Sex chromosomes in chameleons

Sex chromosomes in chameleons


Which sex chromosomes are present in chameleons has so far been studied rather sparsely. The Madagascan chameleon genus Furcifer is known to have Z and W chromosomes, although sometimes several Z chromosomes occur, so-called neo-sex chromosomes. Recently in the Czech Republic, scientists examined this deeper.

Blood and tissue samples were taken from 13 chameleons to isolate DNA. The animals sampled included one male and one female each of the species Brookesia therezieni, Calumma glawi, Calumma parsonii, Chamaeleo calyptratus, Furcifer campani, Furcifer labordi, Furcifer lateralis, Furcifer oustaleti, Furcifer pardalis, Furcifer rhinoceratus, Furcifer viridis, Kinyongia boehmei and Trioceros johnstoni. Only in Furcifer oustaleti were two females sampled. Subsequently, the Z1 chromosomes of the panther chameleons and the Z and W chromosomes were analysed by microdissection. Gene coverage analyses were performed for carpet and panther chameleons. In addition, qPCRs were performed to compare the homology of the Z chromosomes.

The results show that the morphology of the Z1 chromosomes of panther chameleons corresponds to the Z chromosome of the entire genus Furcifer. The Z1 chromosome of panther chameleons thus corresponds to the Z chromosome of Furcifer oustaleti. The Z2 chromosome of panther chameleons, on the other hand, is a neo-sex chromosome. Both the Z and W chromosomes in Furcifer oustaleti are probably pseudautosomal. 42 genes have been described as specific for the W chromosome.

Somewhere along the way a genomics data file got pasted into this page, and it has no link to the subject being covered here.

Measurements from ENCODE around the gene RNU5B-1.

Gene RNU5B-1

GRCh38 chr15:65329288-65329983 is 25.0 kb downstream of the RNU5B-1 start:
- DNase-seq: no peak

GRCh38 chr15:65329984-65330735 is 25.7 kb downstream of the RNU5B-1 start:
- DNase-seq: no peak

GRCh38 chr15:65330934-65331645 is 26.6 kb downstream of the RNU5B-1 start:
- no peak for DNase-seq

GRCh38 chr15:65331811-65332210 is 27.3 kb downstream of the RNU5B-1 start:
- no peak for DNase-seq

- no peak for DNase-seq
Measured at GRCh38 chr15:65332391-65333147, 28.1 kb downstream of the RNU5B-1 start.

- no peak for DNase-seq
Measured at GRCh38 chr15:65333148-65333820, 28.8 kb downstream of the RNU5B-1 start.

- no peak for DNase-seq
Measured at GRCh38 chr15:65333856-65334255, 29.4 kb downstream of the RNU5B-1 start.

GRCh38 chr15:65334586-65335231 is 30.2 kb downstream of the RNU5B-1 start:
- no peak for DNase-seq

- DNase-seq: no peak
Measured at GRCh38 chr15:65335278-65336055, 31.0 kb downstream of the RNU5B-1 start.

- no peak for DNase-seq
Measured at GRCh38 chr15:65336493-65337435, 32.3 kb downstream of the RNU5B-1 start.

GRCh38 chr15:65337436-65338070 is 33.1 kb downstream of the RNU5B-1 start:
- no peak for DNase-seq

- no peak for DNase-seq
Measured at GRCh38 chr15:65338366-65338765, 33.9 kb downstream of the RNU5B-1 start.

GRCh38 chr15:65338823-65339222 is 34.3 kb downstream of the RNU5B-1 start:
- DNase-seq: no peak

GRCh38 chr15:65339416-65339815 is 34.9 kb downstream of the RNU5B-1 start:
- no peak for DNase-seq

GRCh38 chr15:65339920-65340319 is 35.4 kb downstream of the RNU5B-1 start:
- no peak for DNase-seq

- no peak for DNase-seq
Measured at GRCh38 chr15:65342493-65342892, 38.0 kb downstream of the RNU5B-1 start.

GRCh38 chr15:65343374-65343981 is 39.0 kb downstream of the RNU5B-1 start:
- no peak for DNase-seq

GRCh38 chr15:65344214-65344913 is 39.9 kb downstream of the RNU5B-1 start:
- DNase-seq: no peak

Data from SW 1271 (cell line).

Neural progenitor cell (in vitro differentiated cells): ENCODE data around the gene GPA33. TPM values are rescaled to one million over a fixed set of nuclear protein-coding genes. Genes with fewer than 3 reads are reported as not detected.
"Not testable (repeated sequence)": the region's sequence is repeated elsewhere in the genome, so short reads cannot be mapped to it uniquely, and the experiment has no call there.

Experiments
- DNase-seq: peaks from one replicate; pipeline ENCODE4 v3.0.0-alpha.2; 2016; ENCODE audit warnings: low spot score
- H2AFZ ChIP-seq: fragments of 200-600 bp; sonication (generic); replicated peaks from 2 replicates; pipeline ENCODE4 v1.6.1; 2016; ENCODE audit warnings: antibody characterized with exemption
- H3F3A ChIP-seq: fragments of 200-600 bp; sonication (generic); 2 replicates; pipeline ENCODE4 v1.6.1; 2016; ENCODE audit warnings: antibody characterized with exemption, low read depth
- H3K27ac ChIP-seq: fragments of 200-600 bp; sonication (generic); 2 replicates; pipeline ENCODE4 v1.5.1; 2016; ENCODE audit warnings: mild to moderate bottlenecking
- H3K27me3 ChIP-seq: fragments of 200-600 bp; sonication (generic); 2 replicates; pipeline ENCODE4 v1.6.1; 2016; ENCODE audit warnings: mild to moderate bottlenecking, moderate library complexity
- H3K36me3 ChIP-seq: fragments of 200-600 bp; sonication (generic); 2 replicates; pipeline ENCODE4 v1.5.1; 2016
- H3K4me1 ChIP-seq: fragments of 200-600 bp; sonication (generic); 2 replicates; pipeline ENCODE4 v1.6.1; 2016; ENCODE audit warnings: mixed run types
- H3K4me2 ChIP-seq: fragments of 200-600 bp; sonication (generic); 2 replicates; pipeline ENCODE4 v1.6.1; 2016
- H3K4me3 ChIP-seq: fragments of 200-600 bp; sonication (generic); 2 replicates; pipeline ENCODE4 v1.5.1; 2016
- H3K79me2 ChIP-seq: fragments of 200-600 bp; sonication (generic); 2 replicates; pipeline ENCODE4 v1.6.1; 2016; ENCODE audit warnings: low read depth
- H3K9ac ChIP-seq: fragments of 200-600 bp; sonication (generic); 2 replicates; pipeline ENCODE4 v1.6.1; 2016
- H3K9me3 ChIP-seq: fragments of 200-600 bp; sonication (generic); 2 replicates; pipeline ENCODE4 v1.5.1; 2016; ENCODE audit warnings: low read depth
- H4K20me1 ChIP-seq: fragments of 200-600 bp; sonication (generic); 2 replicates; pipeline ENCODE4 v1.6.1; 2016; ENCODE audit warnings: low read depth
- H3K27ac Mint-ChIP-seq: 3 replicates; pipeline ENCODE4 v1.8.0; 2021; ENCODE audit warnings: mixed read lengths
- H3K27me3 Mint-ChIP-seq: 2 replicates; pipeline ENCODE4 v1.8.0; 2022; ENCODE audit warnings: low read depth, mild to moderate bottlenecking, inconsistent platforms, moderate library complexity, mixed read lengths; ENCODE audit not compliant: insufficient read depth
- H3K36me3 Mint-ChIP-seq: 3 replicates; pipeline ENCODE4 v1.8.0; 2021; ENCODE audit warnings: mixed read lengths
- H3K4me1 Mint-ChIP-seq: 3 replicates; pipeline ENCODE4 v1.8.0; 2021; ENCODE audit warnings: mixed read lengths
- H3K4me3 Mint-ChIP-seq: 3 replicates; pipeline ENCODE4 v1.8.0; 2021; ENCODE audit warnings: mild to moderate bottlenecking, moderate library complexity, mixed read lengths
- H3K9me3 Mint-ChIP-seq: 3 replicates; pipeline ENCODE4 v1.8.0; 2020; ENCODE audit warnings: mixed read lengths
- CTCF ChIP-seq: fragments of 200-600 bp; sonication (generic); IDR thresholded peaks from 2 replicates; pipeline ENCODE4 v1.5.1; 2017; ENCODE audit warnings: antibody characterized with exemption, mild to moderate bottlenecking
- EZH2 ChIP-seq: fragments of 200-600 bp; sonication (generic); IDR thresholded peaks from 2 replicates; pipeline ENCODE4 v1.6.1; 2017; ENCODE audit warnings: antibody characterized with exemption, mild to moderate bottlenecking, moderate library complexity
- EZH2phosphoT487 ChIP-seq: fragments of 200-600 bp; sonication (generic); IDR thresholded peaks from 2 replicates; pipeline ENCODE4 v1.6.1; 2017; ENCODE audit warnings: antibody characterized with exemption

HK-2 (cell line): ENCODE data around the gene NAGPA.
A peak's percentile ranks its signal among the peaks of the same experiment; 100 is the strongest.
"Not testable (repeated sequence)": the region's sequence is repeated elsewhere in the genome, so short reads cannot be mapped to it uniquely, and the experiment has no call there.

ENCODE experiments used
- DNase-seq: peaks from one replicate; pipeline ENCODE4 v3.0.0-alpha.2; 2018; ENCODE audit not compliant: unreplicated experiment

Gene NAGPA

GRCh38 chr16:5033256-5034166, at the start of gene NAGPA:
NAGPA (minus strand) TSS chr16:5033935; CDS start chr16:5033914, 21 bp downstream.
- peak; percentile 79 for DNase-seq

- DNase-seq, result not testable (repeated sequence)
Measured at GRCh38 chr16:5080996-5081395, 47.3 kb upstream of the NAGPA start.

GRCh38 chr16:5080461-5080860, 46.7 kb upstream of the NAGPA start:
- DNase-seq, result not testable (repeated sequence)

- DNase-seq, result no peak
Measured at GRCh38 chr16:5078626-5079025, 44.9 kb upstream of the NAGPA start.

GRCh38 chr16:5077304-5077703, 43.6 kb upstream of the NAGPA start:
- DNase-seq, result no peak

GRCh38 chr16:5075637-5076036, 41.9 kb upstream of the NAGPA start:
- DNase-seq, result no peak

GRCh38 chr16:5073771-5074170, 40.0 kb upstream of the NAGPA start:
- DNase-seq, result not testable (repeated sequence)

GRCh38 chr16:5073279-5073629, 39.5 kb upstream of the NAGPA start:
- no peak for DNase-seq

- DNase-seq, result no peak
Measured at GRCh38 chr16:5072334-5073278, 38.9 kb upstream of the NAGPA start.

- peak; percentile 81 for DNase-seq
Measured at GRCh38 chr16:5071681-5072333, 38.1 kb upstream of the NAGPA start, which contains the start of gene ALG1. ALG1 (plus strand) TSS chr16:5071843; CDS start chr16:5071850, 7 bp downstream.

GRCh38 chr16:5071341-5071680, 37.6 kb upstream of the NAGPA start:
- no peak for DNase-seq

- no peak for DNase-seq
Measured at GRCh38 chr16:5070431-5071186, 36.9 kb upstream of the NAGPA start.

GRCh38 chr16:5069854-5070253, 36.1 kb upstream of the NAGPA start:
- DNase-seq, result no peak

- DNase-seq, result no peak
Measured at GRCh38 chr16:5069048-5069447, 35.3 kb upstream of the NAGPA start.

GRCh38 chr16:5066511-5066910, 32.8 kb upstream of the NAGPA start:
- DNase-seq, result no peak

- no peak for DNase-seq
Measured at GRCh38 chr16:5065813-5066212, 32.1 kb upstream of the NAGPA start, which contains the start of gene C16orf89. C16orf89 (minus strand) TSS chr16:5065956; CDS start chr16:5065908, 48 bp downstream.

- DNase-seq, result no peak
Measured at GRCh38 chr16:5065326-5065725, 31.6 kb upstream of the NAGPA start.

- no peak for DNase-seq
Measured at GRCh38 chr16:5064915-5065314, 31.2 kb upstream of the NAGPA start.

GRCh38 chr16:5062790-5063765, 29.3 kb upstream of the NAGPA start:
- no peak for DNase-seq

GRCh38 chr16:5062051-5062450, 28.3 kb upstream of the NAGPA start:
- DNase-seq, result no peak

A total of 16,947 genes were identified in Furcifer lateralis and 16,909 genes in Furcifer pardalis. The ratio of the number of genes between females and males is 0.35 and 0.65 for the two species. In panther and carpet chameleons, most of the genes on the W and Z chromosomes were found to be the same, with relatively few genes found only on the W chromosome. This finding is surprising, as the researchers had actually expected that the heterochromatic W in Furcifer species would have lost most of its genes compared to the Z chromosome.

The sex chromosomes of the genus Furcifer probably evolved at least 20 million years ago, which roughly corresponds to the time when the species Furcifer campani split off from the other Furcifer species.

Heteromorphic ZZ/ZW sex chromosomes sharing gene content with mammalian XX/XY are conserved in Madagascan chameleons of the genus Furcifer
Michail Rovatsos, Sofia Mazzoleni, Barbora Augstenová, Marie Altmanová, Petr Velenský, Frank Glaw, Antonio Sanchez, Lukáš Kratochvíl
Scientific Reports 14, 2024: 4898.
DOI: 10.1038/s41598-024-55431-9

New case reports on hemipenes amputation

New case reports on hemipenes amputation


The University of Sofia (Bulgaria) has published a new paper with several case reports involving chameleons. The authors describe 16 cases of different lizards that suffered a hemipenis prolapse and their treatment.

The lizards included a panther chameleon (Furcifer pardalis) and two Veiled Chameleons (Chamaeleo calyptratus). All three patients were presented to the veterinarians with bilateral hemipenes prolapse. Initially, the prolapses were bathed in 20% dextrose solution, after which the hemipenes were manually repositioned. However, the prolapses then recurred, so surgery was the final solution. Under general and local anaesthesia administered intramuscularly, the hemipenes were removed, the wound sutured and the remaining small stump repositioned in the respective hemipenes pocket. Meloxicam was administered as an analgesic once a day for 5 days after the operation. Only lizards in which the surgical field appeared to be dying off during the follow-up examinations were given antibiotics for 10 days.

Hemipenectomy in leopard geckos, chameleons and bearded dragons
Seven Mustafa & Iliana Ruzhanova-Gospodinova
Tradition and Modernity in Veterinary Medicine, 2024
DOI: nicht vorhanden

Photo: Panther chameleon, photographed by Alex Laube in Madagascar